Creating a happy life for ourselves and our families is a top priority for most Americans. While the specific things that make us happy may be different for each of us, we all know happiness when we experience it: It’s that overall feeling of contentment that we are a living a purposeful, satisfying life.
The study of happiness dates back over 2,500 years (5th Century B.C.) to the Greek philosophy of Socrates, Plato and others, as well as the eastern religions, including Buddhism and Hinduism. Although the philosophers and religious leaders used different approaches, the common theme to achieving happiness boiled down to living an ethical, generous and grateful life. Stated differently, the route to happiness is grounded in our connections with others, not in the things we own or desire.
Like many of the teachings originating from ancient cultures, these ideas seem to be timeless and form the basis for much of the current research on the subject. Studying the causes of human happiness has moved from the realm of the philosopher to the domain of academic research and, most recently, into popular culture: Dozens of books and hundreds of articles are published every year teaching us how to be happy.
Like it or not, money plays a central role in American society. Earning more of it, and then figuring out what to do with it, is ingrained in our culture. Unfortunately, money has become the leading benchmark to measure “success.” Instead of assessing our worth based on how we live our lives and the impact we have on others, we increasingly measure it by the size of our paycheck or bank account. It’s no surprise then that studying the relationship between money (income, accumulated wealth, possessions, etc.) and happiness has become a hot topic for behavioral economists and psychologists.
Here’s where things get interesting. When surveyed about what would most improve the quality of their lives, consumers most frequently mention financial circumstances. Except for the very highest-income earners, most people answer, “more money.”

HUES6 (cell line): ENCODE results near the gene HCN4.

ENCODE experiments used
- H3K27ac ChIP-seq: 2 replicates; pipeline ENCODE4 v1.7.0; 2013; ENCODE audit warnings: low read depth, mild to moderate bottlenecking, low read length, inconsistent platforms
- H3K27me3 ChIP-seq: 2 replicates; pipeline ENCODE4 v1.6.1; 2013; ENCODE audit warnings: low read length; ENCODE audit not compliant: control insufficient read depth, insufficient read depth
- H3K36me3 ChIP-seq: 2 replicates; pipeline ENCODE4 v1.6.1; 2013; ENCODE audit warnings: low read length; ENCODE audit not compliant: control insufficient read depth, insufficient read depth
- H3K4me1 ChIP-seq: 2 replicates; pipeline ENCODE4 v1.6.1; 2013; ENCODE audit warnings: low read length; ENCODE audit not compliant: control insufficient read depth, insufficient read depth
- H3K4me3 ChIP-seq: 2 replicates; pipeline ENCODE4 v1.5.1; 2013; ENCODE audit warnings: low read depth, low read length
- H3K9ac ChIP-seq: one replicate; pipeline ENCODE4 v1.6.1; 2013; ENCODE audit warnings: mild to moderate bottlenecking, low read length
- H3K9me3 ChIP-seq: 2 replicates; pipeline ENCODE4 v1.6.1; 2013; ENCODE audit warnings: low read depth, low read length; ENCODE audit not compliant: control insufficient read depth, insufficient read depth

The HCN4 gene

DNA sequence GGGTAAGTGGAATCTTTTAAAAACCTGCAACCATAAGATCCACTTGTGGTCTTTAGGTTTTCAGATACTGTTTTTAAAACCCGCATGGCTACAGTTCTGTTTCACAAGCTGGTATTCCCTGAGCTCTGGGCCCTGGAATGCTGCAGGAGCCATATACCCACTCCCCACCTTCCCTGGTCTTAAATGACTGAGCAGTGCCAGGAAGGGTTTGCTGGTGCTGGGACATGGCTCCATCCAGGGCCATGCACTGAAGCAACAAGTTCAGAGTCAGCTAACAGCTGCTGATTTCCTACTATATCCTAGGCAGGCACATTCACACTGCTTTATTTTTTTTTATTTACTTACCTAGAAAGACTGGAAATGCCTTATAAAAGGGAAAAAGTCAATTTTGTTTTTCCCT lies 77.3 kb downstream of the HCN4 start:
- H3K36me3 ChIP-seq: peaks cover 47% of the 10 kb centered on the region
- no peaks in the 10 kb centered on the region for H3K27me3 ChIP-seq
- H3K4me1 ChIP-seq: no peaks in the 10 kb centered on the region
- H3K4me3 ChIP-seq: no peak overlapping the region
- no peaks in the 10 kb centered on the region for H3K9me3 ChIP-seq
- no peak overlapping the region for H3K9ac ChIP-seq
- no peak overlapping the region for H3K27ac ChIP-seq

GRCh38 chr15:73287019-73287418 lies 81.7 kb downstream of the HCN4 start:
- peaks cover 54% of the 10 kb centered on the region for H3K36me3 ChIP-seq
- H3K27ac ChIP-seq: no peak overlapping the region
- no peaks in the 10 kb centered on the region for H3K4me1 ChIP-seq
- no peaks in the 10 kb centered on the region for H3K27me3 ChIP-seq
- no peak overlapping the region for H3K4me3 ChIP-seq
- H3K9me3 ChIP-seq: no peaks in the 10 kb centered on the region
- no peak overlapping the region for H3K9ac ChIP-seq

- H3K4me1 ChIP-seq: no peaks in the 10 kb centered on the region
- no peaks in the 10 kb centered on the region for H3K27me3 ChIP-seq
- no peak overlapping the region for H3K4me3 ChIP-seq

Even among researchers who disagree on some of the finer points, there is consensus on one fundamental principle: Broadly speaking, money does have an effect on a person’s overall satisfaction with life. Being poor is bad for happiness, and wealthy people, in general are happier than poor people. Beyond that, however, the link between money and happiness is nuanced.
One of the original studies in this area was done by economist Richard Easterlin in the early 1970s. This, and subsequent research over the last 40 years, including a study by Princeton psychology professor and Nobel Laureate Daniel Kahneman, looked at the effect of a rising standard of living on a household’s happiness. The results showed that while there is a link between how much a family earns and their sense of well-being, it’s not a strong one. Specifically, after a relatively low level of household income, future income gains do increase happiness, but not by much.
The main reason is that people spend money on the most important things first — food, shelter, medical care, etc. Once those needs are met, additional spending on luxuries generates only marginal added pleasure. For example, a household earning $100,000 is only a little more satisfied than one making $50,000. At very high income levels, the effects on well-being are even more muted. Americans who earn $1 million are only slightly happier than those who make $100,000. In other words, big jumps in income buy only small amounts of additional happiness. So, as you get richer, you need a lot more money to make you even a little more satisfied. Furthermore, even small increases in happiness are dependent on other factors.
In my next article, I’ll talk about three of the factors that are especially important and worth discussing.
John Spoto is the founder of Sentry Financial Planning in Andover and Danvers. For more information, call 978-475-2533 or visit www.sentryfinancialplanning.com.